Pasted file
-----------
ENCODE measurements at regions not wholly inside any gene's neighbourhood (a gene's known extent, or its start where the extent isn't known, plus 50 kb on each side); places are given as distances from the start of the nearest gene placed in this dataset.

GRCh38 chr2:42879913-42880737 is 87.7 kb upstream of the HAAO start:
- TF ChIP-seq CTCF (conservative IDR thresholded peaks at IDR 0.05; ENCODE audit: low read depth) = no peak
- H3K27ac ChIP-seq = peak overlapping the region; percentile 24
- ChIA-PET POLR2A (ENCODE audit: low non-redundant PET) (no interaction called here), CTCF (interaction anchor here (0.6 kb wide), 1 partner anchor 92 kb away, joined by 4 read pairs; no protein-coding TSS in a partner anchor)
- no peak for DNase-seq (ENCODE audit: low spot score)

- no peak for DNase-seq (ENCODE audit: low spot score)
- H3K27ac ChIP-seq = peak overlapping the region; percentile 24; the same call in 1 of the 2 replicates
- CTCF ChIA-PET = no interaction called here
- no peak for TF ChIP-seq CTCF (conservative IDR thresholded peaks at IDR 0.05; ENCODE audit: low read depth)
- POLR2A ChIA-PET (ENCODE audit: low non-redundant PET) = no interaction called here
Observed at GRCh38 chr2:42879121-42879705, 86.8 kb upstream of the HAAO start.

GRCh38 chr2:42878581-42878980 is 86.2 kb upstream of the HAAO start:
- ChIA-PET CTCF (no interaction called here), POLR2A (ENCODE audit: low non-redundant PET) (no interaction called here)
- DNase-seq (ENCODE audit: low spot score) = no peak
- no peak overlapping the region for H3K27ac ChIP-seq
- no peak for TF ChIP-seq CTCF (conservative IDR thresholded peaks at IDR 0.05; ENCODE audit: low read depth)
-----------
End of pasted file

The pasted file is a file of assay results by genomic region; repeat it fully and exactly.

ENCODE measurements at regions not wholly inside any gene's neighbourhood (a gene's known extent, or its start where the extent isn't known, plus 50 kb on each side); places are given as distances from the start of the nearest gene placed in this dataset.

GRCh38 chr2:42879913-42880737 is 87.7 kb upstream of the HAAO start:
- TF ChIP-seq CTCF (conservative IDR thresholded peaks at IDR 0.05; ENCODE audit: low read depth) = no peak
- H3K27ac ChIP-seq = peak overlapping the region; percentile 24
- ChIA-PET POLR2A (ENCODE audit: low non-redundant PET) (no interaction called here), CTCF (interaction anchor here (0.6 kb wide), 1 partner anchor 92 kb away, joined by 4 read pairs; no protein-coding TSS in a partner anchor)
- no peak for DNase-seq (ENCODE audit: low spot score)

- no peak for DNase-seq (ENCODE audit: low spot score)
- H3K27ac ChIP-seq = peak overlapping the region; percentile 24; the same call in 1 of the 2 replicates
- CTCF ChIA-PET = no interaction called here
- no peak for TF ChIP-seq CTCF (conservative IDR thresholded peaks at IDR 0.05; ENCODE audit: low read depth)
- POLR2A ChIA-PET (ENCODE audit: low non-redundant PET) = no interaction called here
Observed at GRCh38 chr2:42879121-42879705, 86.8 kb upstream of the HAAO start.

GRCh38 chr2:42878581-42878980 is 86.2 kb upstream of the HAAO start:
- ChIA-PET CTCF (no interaction called here), POLR2A (ENCODE audit: low non-redundant PET) (no interaction called here)
- DNase-seq (ENCODE audit: low spot score) = no peak
- no peak overlapping the region for H3K27ac ChIP-seq
- no peak for TF ChIP-seq CTCF (conservative IDR thresholded peaks at IDR 0.05; ENCODE audit: low read depth)